Conservancy holds exclusive tour of historic Queens Synagogues
Three Queens synagogues the Conservancy recently helped guide to National and State registers of Historic Places were the focus of an exclusive behind-the-scenes tour, Thursday, March 11.
President of the David Berg Foundation, Michele Cohn Tocci, and President of the Cahnman Foundation Inc., Ira H. Jolles, joined Conservancy board members and staff on the tour, which included Astoria Center of Israel, Free Synagogue of Flushing and Rego Park Jewish Center. The group enjoyed a delicious Bukharin Kosher barbecue afterwards.
In addition to their handsome architecture, all three synagogues feature magnificent original liturgical art and decorative finishes: murals, mosaics, and stained glass by prominent artists and skilled studios.
Individually, the three synagogues are highly intact monuments, important repositories of religious decorative arts, and dynamic cultural institutions, each housing a variety of community arts and education programs. National Register listing makes these properties eligible for the New York Landmarks Conservancy’s Sacred Sites grant program as well as state historic preservation matching grants. The Conservancy worked to get these synagogues listed as part of an ongoing historic synagogue survey of New York’s five boroughs. The Conservancy retained architectural historian Tony Robins to complete 10 National Register nominations, building on the Conservancy’s survey research and outreach to each congregation. Funding for this project was provided by the Preserve New York grant program of the Preservation League of New York State and the New York State Council on the Arts.
The first stop on the tour was the Astoria Center of Israel (27-35 Crescent Street)—one of the most intact of the six surviving early 20th century synagogues in Queens still in synagogue use.
Rabbi Jonathan Pearl, Mrs. Judy Pearl and long-time member and trustee, synagogue preservation advocate, and daughter of founding members, Sydelle Diner, guided the group throughout the historic synagogue.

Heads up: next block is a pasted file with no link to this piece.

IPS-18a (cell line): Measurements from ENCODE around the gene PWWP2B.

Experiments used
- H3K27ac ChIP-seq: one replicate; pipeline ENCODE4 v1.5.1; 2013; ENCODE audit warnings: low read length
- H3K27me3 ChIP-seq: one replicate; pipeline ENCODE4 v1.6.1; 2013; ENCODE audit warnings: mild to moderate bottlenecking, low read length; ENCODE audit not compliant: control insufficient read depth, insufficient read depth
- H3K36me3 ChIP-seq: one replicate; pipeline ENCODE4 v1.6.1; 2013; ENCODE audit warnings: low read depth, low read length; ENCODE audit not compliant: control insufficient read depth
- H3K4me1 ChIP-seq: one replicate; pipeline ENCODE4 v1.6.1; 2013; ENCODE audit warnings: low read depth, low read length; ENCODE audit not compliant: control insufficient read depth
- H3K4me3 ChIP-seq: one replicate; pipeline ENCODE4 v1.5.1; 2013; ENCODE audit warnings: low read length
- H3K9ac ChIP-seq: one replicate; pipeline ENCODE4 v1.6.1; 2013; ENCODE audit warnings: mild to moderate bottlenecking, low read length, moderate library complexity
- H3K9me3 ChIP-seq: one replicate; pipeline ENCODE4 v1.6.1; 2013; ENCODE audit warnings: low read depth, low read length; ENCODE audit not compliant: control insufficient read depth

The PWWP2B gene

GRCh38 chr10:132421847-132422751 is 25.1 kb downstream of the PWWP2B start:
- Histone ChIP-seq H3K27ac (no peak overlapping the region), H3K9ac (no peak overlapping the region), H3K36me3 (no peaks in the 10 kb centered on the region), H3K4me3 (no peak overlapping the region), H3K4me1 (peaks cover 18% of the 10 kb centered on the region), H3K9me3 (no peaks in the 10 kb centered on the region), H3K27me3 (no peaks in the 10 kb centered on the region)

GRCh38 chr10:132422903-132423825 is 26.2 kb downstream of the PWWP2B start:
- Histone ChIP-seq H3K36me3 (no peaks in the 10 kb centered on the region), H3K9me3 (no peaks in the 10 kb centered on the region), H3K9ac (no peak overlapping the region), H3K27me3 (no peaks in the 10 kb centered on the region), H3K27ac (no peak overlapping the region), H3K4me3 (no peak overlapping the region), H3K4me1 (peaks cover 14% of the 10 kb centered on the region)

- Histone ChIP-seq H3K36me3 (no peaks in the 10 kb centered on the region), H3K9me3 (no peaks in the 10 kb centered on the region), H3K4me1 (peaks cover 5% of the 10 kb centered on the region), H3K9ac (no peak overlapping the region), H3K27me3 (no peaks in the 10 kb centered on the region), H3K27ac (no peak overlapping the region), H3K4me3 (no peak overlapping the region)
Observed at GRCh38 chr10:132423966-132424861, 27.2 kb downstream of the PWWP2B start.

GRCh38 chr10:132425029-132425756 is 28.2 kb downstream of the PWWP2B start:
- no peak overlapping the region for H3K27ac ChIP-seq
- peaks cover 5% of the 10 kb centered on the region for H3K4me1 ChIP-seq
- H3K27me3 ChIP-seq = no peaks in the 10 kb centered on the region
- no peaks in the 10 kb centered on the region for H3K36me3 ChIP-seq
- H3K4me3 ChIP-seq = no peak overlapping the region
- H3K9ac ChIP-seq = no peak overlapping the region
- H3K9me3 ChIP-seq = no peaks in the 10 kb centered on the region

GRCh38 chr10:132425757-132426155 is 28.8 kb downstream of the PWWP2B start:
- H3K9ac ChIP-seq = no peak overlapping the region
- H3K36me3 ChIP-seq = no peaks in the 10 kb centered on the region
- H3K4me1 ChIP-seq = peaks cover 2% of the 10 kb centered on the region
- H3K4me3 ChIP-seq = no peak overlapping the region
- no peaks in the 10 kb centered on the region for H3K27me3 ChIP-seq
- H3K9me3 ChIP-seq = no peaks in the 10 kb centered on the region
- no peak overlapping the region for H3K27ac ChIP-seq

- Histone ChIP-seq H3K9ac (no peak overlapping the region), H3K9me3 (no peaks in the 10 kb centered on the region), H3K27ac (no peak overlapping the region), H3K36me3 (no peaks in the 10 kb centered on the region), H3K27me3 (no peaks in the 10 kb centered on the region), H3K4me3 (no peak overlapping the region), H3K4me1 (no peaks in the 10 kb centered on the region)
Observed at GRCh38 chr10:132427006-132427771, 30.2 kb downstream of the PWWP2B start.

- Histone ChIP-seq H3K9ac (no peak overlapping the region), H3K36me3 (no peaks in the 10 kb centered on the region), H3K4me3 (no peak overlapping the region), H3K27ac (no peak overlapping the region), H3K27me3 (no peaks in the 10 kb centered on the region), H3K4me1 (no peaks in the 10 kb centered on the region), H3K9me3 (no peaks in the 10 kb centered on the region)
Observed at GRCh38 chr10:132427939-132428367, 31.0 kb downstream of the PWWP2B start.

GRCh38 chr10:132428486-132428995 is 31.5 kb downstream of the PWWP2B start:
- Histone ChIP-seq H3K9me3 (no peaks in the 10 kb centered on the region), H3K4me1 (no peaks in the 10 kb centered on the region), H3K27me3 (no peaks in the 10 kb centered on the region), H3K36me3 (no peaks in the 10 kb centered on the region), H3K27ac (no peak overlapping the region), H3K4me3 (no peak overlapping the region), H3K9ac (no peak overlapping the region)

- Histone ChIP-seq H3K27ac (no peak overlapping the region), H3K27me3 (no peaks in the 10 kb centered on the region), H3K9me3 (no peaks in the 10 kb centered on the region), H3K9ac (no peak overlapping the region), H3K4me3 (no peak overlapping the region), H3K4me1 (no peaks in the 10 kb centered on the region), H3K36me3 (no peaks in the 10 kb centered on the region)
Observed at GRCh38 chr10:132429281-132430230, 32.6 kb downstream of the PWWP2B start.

Astoria Center was designed by architect Louis Allen Abramson and built in 1925-26 when the Jewish population of Queens was still relatively small. The synagogue’s two-story tall, five-bay wide façade, in brick with cast-stone trim, is defined by double-height Ionic piers, flanking round-arched windows, supporting an entablature and topped by a balustrade. Its round-arched entrance is topped with a cartouche within which is inscribed a magen david.
Tour goers received a rare look at one of synagogue’s most interesting features: A set of murals added a few years after its construction by French artist Louis Pierre Rigal. Figurative painting in synagogues is relatively rare because a common reading of the second of the Ten Commandments suggests that it forbids such representation.
Leaving Astoria, the tour made its way to the Free Synagogue of Flushing (136-23 Sanford Avenue). The Free Synagogue is a 1927 Neo-Classical Revival synagogue designed by architect Maurice Courland and was established as part of the “Free Synagogue” movement.
Synagogue leadership including Rabbi Michael Weisser, Cantor Steven Pearlston, Board President, Florence Boyar and Linda Mandell, synagogue member, preservation advocate, and treasurer of the Queens Historical Society were present along with Restoration Fundraising Consultant Holly Kaye and Merrill Hesch, Downstate Grants Officer with the NYS Office of Parks, Recreation, and Historic Preservation.
Before entering the sanctuary the group viewed the grand, neo-Georgian temple front, approached by a sweeping flight of stone steps. The building is adorned with ornamental Judaic motifs, notably a seven-branched menorah. Inside, the sanctuary is lit by enormous leaded-glass windows on Jewish themes, while the crowning shallow dome rises to a leaded-glass skylight with a magen david (star or shield of David) in its center.
The Rego Park Jewish Center (97-30 Queens Boulevard) was the third destination. It is a modernist synagogue designed by Frank Grad & Sons, built in 1948 to serve the fast-growing Jewish population of the area.
Synagogue Board Chair and member for more than 50 years, Ruth Lowenstein, 4th Vice President, Ruthe Unger, and Rabbi Samuel Waidenbaum were on hand to guide the tour through this large synagogue-center.
At the Center’s façade, just above the entrances, perhaps rests the center’s most striking feature: a long mosaic, using color and geometric patterning in a Modern approach-but incorporating Jewish religious objects including a Torah scroll, the tablets of the Ten Commandments, and the ritual symbols of several Jewish holidays, designed by noted Hungarian-born artist A. Raymond Katz. Inside the main sanctuary, Katz designed six tall windows, three of which include the creative use of Hebrew calligraphy for which he is known. Named for the three daily prayer services (and the Biblical patriarchs with which each service is traditionally associated), they each have a complex design interwoven with letters, symbols and abstract shapes and colors.
Following lunch there was just enough time to drive by Congregation Tifereth Israel in Corona, which is the oldest surviving synagogue in Queens. Estee Lauder’s parents were early members and are memorialized here. The Conservancy is currently overseeing a $1.5 million exterior restoration.